Decrease in alpha-fetoprotein levels predicts reduced incidence of hepatocellular carcinoma in patients with hepatitis C virus infection receiving interferon therapy: a single center study
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Increasing evidence suggests the efficacy of interferon therapy for hepatitis C in reducing the risk of hepatocellular carcinoma (HCC). The aim of this study was to identify predictive markers for the risk of HCC incidence in chronic hepatitis C patients receiving interferon therapy.
A total of 382 patients were treated with standard interferon or pegylated interferon in combination with ribavirin for chronic hepatitis C in a single center and evaluated for variables predictive of HCC incidence.
Incidence rates of HCC after interferon therapy were 6.6% at 5 years and 13.4% at 8 years. Non-sustained virological response (non-SVR) to antiviral therapy was an independent predictor for incidence of HCC in the total study population. Among 197 non-SVR patients, independent predictive factors were an average alpha-fetoprotein (AFP) integration value ≥10 ng/mL and male gender. Even in patients whose AFP levels before interferon therapy were ≥10 ng/mL, reduction of average AFP integration value to <10 ng/mL by treatment was strongly associated with a reduced incidence of HCC. This was significant compared to patients with average AFP integration values of ≥10 ng/mL (P = 0.009).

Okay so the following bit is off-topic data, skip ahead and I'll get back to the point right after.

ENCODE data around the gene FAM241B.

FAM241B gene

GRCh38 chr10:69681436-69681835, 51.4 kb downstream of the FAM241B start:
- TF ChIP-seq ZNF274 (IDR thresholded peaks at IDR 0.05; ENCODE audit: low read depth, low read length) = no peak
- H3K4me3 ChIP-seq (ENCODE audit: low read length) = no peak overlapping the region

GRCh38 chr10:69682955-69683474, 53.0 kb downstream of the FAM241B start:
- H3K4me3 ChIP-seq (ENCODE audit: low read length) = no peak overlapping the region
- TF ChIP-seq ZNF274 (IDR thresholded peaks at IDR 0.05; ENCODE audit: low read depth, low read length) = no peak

Achieving sustained virological response (SVR) by interferon therapy reduces the incidence of HCC in hepatitis C patients treated with interferon. Among non-SVR patients, a decrease in the AFP integration value by interferon therapy closely correlates with reduced risk of HCC incidence after treatment.
KeywordsAlpha-fetoprotein Hepatocellular carcinoma Hepatitis C Interferon
This work was supported by Grants-in-aid for Scientific Research from the Ministry of Education, Culture, Sports, Science and Technology, and the Ministry of Health, Labor and Welfare of Japan.
Conflict of interest
The authors declare that they have no conflict of interest.
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